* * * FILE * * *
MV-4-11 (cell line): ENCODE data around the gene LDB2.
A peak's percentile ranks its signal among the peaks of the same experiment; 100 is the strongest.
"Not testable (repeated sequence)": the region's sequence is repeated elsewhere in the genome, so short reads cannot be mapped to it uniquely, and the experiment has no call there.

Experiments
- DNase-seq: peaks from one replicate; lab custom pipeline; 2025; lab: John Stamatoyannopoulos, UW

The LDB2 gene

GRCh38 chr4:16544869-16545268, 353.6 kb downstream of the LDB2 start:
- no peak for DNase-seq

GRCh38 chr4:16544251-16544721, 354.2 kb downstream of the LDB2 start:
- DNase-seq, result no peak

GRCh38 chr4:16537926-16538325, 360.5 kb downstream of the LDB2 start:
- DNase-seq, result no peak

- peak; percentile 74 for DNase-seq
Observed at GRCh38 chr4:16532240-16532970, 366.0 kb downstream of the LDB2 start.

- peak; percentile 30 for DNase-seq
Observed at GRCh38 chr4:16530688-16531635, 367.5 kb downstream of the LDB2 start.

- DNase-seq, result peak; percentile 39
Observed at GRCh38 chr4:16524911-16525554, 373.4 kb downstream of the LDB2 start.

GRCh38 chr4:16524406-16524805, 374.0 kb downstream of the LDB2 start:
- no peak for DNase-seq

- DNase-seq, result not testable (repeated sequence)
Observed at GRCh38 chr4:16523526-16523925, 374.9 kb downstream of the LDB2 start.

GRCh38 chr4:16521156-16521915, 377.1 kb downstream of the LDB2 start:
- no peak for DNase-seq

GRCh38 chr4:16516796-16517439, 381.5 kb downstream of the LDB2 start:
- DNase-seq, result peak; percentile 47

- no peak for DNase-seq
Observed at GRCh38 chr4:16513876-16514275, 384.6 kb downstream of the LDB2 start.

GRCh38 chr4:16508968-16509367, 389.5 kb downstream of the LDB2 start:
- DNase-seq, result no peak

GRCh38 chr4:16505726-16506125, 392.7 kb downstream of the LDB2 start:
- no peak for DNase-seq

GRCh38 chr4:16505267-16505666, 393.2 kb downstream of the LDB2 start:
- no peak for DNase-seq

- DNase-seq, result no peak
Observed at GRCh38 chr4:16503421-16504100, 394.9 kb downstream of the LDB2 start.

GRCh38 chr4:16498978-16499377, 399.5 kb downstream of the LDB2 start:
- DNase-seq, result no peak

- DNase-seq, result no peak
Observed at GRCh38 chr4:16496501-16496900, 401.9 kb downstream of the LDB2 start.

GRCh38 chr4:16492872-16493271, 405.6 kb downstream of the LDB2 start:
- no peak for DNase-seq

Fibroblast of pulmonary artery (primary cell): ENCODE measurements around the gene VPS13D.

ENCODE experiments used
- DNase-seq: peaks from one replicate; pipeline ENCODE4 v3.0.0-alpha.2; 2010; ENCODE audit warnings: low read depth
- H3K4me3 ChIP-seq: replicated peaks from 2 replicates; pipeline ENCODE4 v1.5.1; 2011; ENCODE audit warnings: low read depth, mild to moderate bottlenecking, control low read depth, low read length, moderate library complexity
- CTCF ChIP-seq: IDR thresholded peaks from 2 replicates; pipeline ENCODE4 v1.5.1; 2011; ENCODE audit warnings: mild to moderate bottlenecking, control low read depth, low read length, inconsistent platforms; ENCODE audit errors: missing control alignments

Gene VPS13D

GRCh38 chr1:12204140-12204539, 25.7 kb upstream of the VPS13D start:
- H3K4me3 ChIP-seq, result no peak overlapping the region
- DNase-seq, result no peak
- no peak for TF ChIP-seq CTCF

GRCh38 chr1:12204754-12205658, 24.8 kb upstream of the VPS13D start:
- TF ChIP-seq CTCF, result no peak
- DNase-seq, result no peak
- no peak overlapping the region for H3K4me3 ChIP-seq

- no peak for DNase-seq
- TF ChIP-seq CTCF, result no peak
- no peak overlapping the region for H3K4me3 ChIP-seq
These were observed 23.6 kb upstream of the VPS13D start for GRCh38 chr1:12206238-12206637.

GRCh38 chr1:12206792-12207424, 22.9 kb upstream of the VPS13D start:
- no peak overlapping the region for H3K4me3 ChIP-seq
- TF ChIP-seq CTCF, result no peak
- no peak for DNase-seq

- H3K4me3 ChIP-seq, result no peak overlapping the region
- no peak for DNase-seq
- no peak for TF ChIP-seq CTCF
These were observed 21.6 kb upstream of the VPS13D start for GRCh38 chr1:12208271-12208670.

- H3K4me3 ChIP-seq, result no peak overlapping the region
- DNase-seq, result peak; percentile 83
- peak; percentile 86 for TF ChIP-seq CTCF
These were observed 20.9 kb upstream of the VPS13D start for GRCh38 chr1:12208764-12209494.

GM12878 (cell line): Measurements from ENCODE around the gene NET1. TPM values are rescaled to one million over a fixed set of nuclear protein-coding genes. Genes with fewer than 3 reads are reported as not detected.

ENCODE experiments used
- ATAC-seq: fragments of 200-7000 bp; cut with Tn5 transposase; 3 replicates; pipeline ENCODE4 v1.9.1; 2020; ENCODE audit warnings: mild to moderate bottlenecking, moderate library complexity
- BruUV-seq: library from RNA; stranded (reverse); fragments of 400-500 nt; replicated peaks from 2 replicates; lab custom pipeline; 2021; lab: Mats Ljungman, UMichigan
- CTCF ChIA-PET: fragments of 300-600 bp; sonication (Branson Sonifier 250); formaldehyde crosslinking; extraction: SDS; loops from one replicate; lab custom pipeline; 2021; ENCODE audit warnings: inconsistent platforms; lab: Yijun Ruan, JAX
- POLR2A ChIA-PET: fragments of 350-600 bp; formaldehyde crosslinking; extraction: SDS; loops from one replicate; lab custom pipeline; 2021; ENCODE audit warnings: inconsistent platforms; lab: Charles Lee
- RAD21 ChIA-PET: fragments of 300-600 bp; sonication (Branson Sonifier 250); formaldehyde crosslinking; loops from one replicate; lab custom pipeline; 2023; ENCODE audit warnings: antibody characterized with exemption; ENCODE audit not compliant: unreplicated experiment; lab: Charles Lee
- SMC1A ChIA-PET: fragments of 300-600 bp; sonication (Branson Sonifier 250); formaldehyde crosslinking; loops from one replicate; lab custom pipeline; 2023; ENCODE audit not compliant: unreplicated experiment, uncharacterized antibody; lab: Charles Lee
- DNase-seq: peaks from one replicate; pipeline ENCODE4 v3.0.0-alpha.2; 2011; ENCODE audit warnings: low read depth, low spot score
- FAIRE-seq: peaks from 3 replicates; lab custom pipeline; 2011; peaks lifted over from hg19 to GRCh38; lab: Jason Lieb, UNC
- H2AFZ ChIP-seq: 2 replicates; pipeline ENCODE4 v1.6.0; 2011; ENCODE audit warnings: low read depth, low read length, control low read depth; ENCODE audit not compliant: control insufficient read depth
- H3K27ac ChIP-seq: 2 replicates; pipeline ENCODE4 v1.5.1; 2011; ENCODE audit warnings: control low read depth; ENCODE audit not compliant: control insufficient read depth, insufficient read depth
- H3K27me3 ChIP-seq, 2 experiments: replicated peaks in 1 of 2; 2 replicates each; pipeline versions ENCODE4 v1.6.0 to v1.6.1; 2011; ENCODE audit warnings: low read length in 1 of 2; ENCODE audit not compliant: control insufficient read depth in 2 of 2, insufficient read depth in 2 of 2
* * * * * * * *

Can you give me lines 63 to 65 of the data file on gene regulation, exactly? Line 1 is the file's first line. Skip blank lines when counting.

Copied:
- TF ChIP-seq CTCF, result no peak
- no peak for DNase-seq

- H3K4me3 ChIP-seq, result no peak overlapping the region